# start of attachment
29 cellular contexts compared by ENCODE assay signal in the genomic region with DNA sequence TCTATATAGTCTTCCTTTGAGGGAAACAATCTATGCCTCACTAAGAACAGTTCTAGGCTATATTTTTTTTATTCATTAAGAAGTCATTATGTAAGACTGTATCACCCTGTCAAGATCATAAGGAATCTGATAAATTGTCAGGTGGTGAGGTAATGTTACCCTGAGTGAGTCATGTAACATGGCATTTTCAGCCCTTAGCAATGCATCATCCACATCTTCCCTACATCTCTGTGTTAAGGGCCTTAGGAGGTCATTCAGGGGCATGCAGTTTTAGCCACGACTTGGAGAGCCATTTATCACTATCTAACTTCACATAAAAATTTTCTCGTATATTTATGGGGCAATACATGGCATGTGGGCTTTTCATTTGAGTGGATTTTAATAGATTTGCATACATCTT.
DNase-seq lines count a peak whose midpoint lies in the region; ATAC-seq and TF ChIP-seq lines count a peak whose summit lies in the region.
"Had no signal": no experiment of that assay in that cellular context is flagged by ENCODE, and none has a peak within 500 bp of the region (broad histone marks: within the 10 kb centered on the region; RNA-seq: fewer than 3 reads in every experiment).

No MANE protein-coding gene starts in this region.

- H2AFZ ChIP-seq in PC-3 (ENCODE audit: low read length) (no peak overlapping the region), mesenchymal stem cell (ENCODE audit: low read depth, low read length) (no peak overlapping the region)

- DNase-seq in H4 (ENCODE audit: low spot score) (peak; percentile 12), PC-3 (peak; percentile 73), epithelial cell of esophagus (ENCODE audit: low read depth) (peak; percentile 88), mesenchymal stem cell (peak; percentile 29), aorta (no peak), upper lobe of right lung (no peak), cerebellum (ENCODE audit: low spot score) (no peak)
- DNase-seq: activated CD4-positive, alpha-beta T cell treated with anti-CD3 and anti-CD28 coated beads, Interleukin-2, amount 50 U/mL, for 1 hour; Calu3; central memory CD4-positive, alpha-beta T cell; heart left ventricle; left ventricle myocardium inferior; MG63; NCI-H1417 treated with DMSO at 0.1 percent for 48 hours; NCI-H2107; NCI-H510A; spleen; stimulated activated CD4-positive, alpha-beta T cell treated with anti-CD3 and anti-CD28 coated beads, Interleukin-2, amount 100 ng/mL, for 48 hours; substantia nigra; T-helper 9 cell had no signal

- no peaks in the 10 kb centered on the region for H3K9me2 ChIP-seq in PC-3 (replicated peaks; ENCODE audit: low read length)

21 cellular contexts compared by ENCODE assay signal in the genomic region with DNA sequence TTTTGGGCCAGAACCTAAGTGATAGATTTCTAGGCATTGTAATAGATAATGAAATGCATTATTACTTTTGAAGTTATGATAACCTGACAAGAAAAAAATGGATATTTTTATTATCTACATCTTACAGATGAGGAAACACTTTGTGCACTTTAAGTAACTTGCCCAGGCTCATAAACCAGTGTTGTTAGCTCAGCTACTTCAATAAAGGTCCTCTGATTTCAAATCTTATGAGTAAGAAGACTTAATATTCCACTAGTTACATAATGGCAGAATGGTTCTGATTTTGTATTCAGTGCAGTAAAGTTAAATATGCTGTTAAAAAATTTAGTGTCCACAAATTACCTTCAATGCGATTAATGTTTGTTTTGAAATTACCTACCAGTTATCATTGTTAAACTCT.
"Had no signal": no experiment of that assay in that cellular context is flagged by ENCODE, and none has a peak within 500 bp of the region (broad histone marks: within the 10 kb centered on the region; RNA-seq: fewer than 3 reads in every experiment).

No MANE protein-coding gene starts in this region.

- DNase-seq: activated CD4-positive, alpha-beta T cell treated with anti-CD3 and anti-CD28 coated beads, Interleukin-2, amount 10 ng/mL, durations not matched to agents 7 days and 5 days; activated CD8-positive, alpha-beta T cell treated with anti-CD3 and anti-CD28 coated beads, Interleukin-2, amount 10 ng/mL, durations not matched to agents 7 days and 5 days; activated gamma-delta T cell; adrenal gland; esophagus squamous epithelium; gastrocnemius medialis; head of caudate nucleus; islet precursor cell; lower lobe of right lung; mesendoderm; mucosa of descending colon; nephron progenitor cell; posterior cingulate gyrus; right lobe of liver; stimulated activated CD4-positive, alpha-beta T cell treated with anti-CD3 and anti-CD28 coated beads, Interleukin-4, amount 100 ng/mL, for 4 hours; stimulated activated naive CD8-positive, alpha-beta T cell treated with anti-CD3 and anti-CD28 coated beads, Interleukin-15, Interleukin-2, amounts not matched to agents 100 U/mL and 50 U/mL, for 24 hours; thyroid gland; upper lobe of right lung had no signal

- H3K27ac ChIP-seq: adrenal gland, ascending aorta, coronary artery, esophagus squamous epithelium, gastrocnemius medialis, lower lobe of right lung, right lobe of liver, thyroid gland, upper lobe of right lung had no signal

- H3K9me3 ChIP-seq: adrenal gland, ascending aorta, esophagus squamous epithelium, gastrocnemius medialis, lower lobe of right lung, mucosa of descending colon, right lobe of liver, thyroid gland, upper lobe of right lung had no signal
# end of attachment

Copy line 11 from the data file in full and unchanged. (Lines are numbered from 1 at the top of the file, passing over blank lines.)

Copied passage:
No MANE protein-coding gene starts in this region.